Start broad, and then go deep.
Planning Steps Daily Details
Before we had our first day of formal education, I spent countless hours and research figuring out what and how I wanted to teach them – what the big picture was going to look like. Then, once I knew Charlotte Mason’s methods were a great fit for us, I planned out the first year. If you take a look at my blog, you will find a blog post lesson by lesson. These are my condensed notes and research on how to give this life-giving feast. Then, I spend a little time before each term, planning the next term. Finally, before the upcoming week, I spend a few minutes preparing for the next week.
I write down the daily subjects for each day, along with the time table beside each as a reminder to see the time limit for each lesson.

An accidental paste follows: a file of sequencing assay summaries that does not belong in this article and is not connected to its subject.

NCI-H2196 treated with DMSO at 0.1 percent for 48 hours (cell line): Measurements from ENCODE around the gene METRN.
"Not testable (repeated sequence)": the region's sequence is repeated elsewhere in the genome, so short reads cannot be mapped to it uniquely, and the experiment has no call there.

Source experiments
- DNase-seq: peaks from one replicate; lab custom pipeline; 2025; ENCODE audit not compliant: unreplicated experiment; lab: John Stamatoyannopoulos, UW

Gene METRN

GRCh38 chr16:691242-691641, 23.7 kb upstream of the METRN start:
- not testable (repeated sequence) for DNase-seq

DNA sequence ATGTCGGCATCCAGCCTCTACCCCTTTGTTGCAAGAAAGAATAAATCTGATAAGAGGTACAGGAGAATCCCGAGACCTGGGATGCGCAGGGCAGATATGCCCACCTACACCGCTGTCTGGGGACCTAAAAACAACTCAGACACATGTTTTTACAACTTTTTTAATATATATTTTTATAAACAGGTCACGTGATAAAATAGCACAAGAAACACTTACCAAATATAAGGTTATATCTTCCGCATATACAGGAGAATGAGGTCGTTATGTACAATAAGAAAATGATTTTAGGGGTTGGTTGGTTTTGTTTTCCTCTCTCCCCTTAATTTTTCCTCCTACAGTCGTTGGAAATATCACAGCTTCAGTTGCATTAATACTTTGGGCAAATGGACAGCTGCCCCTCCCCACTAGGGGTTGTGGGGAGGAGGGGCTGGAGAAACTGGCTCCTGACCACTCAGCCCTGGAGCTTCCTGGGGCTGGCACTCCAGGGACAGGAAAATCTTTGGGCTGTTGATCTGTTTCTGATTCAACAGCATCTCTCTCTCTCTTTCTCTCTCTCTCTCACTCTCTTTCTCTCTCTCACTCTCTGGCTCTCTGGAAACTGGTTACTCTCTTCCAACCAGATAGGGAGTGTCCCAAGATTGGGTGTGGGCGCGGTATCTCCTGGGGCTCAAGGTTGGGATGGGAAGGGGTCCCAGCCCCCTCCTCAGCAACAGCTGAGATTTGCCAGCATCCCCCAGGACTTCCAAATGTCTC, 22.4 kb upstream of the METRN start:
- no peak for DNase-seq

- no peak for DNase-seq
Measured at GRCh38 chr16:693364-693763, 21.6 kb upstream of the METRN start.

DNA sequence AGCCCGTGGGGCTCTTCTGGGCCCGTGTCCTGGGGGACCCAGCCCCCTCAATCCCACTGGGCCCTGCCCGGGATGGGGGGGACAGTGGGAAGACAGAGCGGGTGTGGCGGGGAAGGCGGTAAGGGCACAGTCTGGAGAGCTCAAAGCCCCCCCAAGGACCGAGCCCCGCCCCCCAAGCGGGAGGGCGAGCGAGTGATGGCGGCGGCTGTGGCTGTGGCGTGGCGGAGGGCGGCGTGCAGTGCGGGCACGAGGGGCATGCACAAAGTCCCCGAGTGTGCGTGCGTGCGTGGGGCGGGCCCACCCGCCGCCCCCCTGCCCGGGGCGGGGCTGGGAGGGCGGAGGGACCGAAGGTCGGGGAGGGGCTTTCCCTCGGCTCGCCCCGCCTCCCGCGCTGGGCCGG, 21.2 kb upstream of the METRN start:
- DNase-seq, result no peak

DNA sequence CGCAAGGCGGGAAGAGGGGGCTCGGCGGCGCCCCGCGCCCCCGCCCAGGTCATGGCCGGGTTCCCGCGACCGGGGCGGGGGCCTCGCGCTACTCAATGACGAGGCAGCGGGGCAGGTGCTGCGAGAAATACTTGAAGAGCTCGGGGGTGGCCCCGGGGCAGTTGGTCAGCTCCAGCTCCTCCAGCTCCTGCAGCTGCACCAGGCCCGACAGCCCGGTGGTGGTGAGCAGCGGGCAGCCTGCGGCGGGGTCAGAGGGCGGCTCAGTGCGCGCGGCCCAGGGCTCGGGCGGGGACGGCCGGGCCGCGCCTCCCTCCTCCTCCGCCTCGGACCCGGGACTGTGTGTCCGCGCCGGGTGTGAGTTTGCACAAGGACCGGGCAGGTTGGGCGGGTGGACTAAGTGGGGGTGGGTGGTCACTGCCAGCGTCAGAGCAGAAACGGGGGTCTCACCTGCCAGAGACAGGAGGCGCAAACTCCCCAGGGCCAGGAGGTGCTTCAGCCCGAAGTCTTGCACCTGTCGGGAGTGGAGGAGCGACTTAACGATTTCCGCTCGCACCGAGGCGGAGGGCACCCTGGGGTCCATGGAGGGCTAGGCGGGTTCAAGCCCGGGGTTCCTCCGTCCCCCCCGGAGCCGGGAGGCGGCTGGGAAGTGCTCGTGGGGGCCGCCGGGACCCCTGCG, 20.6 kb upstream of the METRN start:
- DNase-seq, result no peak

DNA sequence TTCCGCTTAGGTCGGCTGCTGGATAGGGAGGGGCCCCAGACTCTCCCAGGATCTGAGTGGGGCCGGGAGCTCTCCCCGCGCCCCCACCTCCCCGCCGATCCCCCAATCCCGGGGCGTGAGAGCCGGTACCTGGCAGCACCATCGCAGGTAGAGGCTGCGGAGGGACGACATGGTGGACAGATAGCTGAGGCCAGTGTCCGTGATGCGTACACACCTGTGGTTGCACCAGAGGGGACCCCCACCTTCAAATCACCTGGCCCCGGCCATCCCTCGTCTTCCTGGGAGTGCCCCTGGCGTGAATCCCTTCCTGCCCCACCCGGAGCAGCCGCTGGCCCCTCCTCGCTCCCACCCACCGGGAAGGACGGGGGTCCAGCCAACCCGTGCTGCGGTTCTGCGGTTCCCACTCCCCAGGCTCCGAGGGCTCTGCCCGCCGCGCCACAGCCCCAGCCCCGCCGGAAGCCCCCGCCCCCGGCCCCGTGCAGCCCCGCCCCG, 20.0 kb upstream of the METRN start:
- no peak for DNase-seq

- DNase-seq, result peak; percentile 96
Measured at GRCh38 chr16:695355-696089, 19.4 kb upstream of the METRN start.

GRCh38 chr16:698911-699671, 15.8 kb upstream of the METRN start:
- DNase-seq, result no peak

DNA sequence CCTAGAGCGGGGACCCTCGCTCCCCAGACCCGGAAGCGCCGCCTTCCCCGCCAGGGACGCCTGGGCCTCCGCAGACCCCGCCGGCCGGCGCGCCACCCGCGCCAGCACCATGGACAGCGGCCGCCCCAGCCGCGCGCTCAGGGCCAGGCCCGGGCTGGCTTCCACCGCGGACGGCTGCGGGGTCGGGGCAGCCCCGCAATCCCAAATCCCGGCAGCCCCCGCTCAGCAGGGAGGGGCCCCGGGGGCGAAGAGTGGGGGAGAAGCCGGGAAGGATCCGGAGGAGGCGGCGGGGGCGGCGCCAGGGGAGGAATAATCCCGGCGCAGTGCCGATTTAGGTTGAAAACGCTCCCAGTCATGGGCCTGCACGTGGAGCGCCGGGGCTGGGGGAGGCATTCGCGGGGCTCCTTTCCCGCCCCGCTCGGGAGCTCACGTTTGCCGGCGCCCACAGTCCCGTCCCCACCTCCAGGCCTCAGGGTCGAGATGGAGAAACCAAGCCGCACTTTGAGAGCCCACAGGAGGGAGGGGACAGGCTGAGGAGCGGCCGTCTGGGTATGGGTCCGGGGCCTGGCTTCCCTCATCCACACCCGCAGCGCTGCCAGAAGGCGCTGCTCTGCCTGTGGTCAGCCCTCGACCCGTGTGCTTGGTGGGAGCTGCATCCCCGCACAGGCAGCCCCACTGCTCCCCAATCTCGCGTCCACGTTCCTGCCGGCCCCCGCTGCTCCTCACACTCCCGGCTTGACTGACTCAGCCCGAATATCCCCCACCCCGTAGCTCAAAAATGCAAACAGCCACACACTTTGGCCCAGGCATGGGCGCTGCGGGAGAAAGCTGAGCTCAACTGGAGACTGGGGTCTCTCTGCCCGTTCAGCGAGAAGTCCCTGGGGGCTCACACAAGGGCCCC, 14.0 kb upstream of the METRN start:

Ideally, I plan for the entire year over the summer. I get a clear and good picture of the overall year and what it looks like. Then, in between school terms, I plan for the following term. I take about 45 minutes to one hour to plan the next term (twelve weeks). Also, before each week, I prepare for the following week, and it takes me about twenty to thirty minutes. Finally, each day, after the lessons are over, I plan for the next day and it takes me about fifteen to twenty minutes.
“Therefore, the selection of their first lesson-books is a matter of grave importance, because it rests with these to give children the idea that knowledge is
supremleyattractive and that reading is delightful.” (Vol 1, p. 229)
Now, for the fun part! Here is a list of the living books, and specific resources we will be using in our final term, Year 1 – Form 1B.